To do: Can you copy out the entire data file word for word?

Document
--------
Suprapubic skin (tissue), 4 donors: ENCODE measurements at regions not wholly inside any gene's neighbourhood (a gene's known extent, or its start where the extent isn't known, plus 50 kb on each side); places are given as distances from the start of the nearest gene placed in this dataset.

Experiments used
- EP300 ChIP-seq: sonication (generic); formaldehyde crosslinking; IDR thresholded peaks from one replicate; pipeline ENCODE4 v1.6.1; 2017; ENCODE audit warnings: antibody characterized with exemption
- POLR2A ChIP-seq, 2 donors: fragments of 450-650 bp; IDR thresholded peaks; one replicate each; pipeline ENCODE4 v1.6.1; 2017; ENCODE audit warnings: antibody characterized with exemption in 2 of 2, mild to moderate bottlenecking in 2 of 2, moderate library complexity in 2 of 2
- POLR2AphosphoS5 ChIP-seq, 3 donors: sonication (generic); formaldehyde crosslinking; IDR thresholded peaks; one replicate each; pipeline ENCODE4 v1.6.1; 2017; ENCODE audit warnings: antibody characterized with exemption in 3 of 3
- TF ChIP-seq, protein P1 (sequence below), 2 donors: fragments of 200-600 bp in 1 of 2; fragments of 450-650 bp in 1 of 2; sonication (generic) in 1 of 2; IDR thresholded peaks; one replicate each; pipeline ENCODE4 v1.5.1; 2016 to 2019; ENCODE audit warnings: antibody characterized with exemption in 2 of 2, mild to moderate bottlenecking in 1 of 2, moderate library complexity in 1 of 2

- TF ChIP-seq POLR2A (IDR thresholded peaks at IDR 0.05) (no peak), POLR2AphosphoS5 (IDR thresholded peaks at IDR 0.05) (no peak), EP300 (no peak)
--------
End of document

Suprapubic skin (tissue), 4 donors: ENCODE measurements at regions not wholly inside any gene's neighbourhood (a gene's known extent, or its start where the extent isn't known, plus 50 kb on each side); places are given as distances from the start of the nearest gene placed in this dataset.

Experiments used
- EP300 ChIP-seq: sonication (generic); formaldehyde crosslinking; IDR thresholded peaks from one replicate; pipeline ENCODE4 v1.6.1; 2017; ENCODE audit warnings: antibody characterized with exemption
- POLR2A ChIP-seq, 2 donors: fragments of 450-650 bp; IDR thresholded peaks; one replicate each; pipeline ENCODE4 v1.6.1; 2017; ENCODE audit warnings: antibody characterized with exemption in 2 of 2, mild to moderate bottlenecking in 2 of 2, moderate library complexity in 2 of 2
- POLR2AphosphoS5 ChIP-seq, 3 donors: sonication (generic); formaldehyde crosslinking; IDR thresholded peaks; one replicate each; pipeline ENCODE4 v1.6.1; 2017; ENCODE audit warnings: antibody characterized with exemption in 3 of 3
- TF ChIP-seq, protein P1 (sequence below), 2 donors: fragments of 200-600 bp in 1 of 2; fragments of 450-650 bp in 1 of 2; sonication (generic) in 1 of 2; IDR thresholded peaks; one replicate each; pipeline ENCODE4 v1.5.1; 2016 to 2019; ENCODE audit warnings: antibody characterized with exemption in 2 of 2, mild to moderate bottlenecking in 1 of 2, moderate library complexity in 1 of 2

- TF ChIP-seq POLR2A (IDR thresholded peaks at IDR 0.05) (no peak), POLR2AphosphoS5 (IDR thresholded peaks at IDR 0.05) (no peak), EP300 (no peak)